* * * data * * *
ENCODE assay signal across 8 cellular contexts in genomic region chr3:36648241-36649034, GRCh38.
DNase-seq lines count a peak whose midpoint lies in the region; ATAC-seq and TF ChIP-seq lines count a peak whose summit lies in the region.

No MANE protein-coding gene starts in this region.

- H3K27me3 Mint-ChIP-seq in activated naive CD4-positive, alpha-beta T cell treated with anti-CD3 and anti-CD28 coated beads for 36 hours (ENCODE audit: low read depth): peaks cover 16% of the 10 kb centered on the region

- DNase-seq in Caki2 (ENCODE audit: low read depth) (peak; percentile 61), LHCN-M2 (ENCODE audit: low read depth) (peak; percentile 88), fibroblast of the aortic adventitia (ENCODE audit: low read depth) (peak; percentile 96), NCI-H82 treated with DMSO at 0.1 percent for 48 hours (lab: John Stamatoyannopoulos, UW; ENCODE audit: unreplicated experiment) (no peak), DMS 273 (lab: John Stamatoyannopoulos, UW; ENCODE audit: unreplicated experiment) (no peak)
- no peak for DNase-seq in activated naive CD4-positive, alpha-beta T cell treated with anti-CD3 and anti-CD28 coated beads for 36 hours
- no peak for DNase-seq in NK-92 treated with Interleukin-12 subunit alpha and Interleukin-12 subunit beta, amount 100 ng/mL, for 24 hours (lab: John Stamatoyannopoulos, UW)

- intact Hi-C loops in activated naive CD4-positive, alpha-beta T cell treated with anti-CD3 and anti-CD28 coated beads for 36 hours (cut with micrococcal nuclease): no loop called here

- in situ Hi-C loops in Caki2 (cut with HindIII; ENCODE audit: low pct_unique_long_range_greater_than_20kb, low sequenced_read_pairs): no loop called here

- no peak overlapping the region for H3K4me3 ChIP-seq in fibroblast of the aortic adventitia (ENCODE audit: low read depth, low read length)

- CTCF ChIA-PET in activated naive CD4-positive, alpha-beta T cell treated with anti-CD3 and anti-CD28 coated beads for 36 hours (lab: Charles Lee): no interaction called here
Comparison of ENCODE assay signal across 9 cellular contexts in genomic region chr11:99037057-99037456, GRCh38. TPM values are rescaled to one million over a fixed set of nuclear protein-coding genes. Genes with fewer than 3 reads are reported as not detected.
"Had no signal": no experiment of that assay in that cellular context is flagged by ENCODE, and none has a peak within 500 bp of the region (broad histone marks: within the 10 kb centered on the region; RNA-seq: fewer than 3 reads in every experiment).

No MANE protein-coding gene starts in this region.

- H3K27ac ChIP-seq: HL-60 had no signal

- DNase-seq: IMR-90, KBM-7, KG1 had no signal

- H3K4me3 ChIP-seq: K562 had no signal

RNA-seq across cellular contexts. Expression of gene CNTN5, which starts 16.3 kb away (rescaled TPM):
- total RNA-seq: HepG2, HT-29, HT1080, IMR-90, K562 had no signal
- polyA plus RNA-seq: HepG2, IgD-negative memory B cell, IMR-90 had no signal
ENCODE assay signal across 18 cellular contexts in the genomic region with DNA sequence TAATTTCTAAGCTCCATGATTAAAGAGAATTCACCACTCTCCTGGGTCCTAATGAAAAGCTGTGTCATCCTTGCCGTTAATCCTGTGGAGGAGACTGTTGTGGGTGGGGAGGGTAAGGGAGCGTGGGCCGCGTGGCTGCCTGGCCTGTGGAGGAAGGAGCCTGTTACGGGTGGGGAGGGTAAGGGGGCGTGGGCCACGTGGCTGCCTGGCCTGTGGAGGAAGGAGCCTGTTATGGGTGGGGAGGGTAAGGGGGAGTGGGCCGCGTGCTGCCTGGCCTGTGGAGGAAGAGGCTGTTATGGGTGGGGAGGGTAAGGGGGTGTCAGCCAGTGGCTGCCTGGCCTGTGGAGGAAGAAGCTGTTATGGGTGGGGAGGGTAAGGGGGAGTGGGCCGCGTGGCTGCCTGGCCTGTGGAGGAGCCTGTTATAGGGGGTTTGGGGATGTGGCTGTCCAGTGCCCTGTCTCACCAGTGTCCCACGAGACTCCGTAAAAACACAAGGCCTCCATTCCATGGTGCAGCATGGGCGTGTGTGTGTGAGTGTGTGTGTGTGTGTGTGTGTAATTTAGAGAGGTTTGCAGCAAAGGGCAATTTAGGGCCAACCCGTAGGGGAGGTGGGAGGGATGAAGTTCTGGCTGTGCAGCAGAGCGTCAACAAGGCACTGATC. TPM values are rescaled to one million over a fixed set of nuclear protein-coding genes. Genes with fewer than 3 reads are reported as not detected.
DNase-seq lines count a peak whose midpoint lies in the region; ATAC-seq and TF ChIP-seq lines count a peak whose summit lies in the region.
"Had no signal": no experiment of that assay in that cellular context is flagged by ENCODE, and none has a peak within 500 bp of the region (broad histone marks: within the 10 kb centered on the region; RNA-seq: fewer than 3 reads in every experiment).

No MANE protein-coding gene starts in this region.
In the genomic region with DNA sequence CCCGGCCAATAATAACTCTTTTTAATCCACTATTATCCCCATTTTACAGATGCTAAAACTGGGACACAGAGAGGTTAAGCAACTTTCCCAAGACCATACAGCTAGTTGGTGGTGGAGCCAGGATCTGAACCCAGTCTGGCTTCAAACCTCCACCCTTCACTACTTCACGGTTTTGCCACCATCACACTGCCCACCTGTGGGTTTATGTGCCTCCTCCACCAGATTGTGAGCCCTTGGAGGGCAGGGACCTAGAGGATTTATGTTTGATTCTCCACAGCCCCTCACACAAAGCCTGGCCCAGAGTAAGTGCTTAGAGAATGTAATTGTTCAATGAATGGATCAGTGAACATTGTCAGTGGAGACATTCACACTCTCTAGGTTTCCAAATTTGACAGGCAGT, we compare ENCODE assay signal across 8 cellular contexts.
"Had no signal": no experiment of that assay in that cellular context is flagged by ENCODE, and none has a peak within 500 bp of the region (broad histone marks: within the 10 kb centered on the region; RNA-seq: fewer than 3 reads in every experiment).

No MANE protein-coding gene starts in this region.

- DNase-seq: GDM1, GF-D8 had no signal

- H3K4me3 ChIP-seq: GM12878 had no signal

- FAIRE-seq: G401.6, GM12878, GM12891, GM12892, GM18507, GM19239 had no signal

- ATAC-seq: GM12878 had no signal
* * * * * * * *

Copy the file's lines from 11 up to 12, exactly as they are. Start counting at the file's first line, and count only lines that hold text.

- CTCF ChIA-PET in activated naive CD4-positive, alpha-beta T cell treated with anti-CD3 and anti-CD28 coated beads for 36 hours (lab: Charles Lee): no interaction called here
Comparison of ENCODE assay signal across 9 cellular contexts in genomic region chr11:99037057-99037456, GRCh38. TPM values are rescaled to one million over a fixed set of nuclear protein-coding genes. Genes with fewer than 3 reads are reported as not detected.